originally posted by The Sunrise Blog on September 6, 2016
The brain is like any other muscle in the body – it needs to be exercised regularly to stay strong. This is especially true for seniors, as mental acuity and memory can slip in old age. Helping an elderly parent or loved one find ways to stay sharp is a helpful and relatively easy pursuit.
With the proliferation of technology and connected devices, there are more tools than ever for keeping the mind strong. There are apps designed specifically for that purpose, and plenty of everyday activities that promote intelligence and cerebral fortitude are made easier using computers. Here are a few ways to stay sharp at any age:
Play games online
There are all sorts of online resources that promote mental acuity, from the daily crossword puzzle to apps intended to help a users’ memory or logic skills. Many computers also come with chess and other classic games that can be played without an internet connection. Even simple games can offer a light workout for the brain, to the benefit of a number of mental skills.
Keep up with the news
Reading is another great way to keep the mind sharp, and Harvard Medical School found that the number one way to maintain good cerebral health is to continue to learn throughout life. Staying up-to-date with politics and other current events is an easy way to regularly read and digest new information.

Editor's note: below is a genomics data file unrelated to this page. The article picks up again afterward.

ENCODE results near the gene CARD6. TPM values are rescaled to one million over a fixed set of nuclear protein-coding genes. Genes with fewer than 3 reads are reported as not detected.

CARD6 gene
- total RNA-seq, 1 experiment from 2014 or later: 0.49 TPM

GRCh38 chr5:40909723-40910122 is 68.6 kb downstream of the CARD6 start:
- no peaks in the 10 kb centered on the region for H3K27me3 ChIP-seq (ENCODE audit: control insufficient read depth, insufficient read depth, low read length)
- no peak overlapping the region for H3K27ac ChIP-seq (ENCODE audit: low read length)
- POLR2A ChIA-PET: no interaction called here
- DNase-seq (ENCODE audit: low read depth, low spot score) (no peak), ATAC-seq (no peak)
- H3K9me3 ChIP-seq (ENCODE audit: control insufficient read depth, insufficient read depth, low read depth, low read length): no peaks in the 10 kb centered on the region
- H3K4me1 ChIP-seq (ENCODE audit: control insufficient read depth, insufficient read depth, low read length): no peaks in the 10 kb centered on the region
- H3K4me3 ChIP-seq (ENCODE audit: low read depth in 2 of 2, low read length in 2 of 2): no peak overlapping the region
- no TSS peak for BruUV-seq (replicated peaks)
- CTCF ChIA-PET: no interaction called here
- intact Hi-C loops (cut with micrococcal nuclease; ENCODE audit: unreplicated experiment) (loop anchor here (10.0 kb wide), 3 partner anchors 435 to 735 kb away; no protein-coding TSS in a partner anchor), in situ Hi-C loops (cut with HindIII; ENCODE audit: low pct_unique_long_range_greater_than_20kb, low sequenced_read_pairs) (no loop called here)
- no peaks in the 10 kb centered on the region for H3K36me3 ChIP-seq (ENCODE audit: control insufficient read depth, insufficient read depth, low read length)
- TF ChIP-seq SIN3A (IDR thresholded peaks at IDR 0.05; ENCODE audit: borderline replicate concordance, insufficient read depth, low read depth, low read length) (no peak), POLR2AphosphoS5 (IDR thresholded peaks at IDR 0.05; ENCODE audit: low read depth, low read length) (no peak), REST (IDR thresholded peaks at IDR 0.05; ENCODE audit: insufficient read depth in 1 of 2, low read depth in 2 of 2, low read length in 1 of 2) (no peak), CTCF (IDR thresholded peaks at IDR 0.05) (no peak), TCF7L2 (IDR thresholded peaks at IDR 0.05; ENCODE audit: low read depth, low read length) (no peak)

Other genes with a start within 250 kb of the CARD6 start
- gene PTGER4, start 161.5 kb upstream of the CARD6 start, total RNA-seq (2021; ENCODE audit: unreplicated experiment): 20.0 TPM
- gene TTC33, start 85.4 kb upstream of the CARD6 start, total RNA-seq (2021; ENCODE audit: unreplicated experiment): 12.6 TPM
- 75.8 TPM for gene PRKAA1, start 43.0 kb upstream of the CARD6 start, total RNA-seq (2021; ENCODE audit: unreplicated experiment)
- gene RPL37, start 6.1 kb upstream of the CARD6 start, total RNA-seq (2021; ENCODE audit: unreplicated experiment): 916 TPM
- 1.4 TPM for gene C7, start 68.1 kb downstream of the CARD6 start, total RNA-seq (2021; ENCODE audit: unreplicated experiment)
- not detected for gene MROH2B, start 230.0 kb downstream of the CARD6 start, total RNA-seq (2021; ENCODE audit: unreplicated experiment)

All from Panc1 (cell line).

Using an e-reader or tablet can offer a much more efficient way to not only keep up with the news but to also access favorite books. These are easy to use, and shouldn’t take too long to master, even for the biggest technophobes.
Maintain a digital journal
Writing is another helpful pursuit. Pen and paper may be more natural to older adults, but a laptop or personal computer may be easier to use. Whether maintaining a personal journal or reaching out to old friends and family, it is easier to edit, save and store different documents.
Eat the right foods
Diet has a tremendous impact on mental health, especially as a person ages. Fast food and other unhealthy items can contribute to Alzheimer’s disease and other forms of dementia. At the very least, many unhealthy foods can lead to lethargy and fatigue and make it less likely that a person will sit down and write a letter or read a book.
Here’s one example: As we age, our bodies benefit from eating complex carbohydrates like the ones in whole grains instead of consuming the simple carbohydrates in table sugar, pasta and rice. Try these recipes for healthy, delicious whole-grain salads.
Reading and challenging the brain are helpful for staying sharp, but eating the right foods and exercises help maintain the brain’s natural processes.
Exercising is essential, especially for older adults, because it promotes good blood flow and cardiovascular health. High blood pressure, the build-up of plaque and other conditions can stop the brain from functioning at its best. Discuss with an elderly relative or friend the importance of regular physical activity and ways to incorporate light exercise into a weekly schedule.